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article imageBureau of Land Management plans round-up of 25,000 wild horses

By Stephanie Dearing     Dec 8, 2009 in Environment
The U.S. Bureau of Land Management is planning to round up and relocate up to 25,000 wild horses, although the plan is facing criticism. However, the plan is a shift from last year's intention to put down the wild mustangs.
Nevada - Opponents want a moratorium on the plan until a count of the wild mustangs has been conducted. The Bureau of Land Management (BLM) has been saying that the mustangs are in danger of starving because of the increase in their numbers. The Bureau plan was pitched to a number of American Congressmen who have authority over wild horses and burros in October by the Secretary of the Interior, Ken Salazar.
Under that plan, the animals would be relocated to new preserves in Eastern U.S.A. The animals presently live in Western United States. The eastern preserves would be purchased by the BLM or its partners under the proposal. Secretary Ken Salazar said in a letter to Congress members that the BLM budget for horses had increased to $69 million for 2010, almost double the 2007 allotment of $38.8 million. Opponents are saying that the relocation plan runs afoul of the Wild Free-Roaming Horse and Burro Act. The position of the BLM is that the horses are starving. Opponent Cheryl Crow told the Associated Press "We don't believe it."
Opponents want a congressional hearing into the BLM's management of wild horses. At the heart of the issue are the numbers of wild horses. The BLM says there are 69,000 wild horses, while opponents are asking for a head count.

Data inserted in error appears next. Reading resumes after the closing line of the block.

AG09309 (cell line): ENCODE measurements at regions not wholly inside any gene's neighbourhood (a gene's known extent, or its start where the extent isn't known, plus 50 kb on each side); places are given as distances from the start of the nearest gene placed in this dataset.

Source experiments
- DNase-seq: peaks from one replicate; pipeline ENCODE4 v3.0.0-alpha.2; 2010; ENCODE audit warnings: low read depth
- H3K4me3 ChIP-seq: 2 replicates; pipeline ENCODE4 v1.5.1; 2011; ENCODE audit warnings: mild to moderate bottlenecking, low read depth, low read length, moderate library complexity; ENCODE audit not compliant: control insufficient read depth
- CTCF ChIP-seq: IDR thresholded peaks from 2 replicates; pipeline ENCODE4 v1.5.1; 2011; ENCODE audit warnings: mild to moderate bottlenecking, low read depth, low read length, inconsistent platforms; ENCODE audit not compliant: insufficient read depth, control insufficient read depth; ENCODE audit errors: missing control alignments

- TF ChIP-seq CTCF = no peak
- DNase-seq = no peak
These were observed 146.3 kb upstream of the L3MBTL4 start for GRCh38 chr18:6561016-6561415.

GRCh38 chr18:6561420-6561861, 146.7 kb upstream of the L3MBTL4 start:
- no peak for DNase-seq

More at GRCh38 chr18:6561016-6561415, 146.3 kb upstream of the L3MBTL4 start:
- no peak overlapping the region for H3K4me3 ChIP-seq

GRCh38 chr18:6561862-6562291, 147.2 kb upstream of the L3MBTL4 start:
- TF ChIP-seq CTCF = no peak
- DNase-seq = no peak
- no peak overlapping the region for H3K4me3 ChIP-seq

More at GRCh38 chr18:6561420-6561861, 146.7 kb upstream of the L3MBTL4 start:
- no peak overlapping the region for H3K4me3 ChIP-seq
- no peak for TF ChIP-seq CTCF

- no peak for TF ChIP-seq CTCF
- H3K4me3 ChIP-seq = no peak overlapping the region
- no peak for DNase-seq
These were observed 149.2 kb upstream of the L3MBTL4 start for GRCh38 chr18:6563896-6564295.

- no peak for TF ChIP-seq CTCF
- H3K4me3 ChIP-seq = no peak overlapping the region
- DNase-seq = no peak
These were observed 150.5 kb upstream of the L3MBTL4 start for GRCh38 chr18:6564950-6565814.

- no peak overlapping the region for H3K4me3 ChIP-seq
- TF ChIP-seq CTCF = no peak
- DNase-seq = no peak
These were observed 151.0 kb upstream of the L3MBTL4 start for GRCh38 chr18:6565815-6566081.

The BLM already rounds up thousands of wild horses every year, penning them in temporary corrals in order to feed them. The Wild Mustang Coalition says that this approach is expensive, citing a recent round-up of 2,700 wild horses that cost nearly $1 million. While the BLM says its plan is cost-effective, the organization has not released the cost. The relocation of the planned 25,000 horses would take place over a three year period.
Other opponents include the Humane Society of the United States and In Defense of Animals. In Defense recently filed a lawsuit against the BLM in an attempt to block a planned round-up of several thousand horses from the Calico Mountains, Nevada slated to take place in early December. The lawsuit has resulted in a court-ordered delay to December 28. In Defense said that the round-up would be done with helicopters. It is not known when this particular case will be heard.
According to In Defense of Animals, the Wild Horses and Burros Act "... designated America's wild horses and burros as "living symbols of the historic and pioneer spirit of the West," specifying they "shall be protected from capture, branding, harassment, or death … [and that] to accomplish this they are to be considered in the area where presently found, as an integral part of the natural system of public lands.”
Wild mustangs are feral horses. Thought to have originated in North America, the ancestor of the horse became extinct and was brought back to North America first by the Spaniards then later by other settlers, changing life for Aboriginals. Horses that escaped or accidentally released formed herds, subsequently facing death from ranchers who saw the herds as competitors for scarce water resources. Once the horses were protected by law in 1971, the Bureau of Land Management, charged with protecting the horses, began to find ways to remove and dispose of the wild horses, claiming such actions were needed to prevent the horses from starving to death because of their burgeoning population. In 2001, the BLM said it was removing 8,000 - 10,000 horses a year from the wild.
A hearing was held yesterday in Sparks, Nevada, allowing opponents an opportunity to state their case. A vote on the proposal put forward by the Bureau of Land Management is pending, but it is anticipated that a decision will be made within the next year.
More about Wild horses, Cheryl crow, Bureau land management
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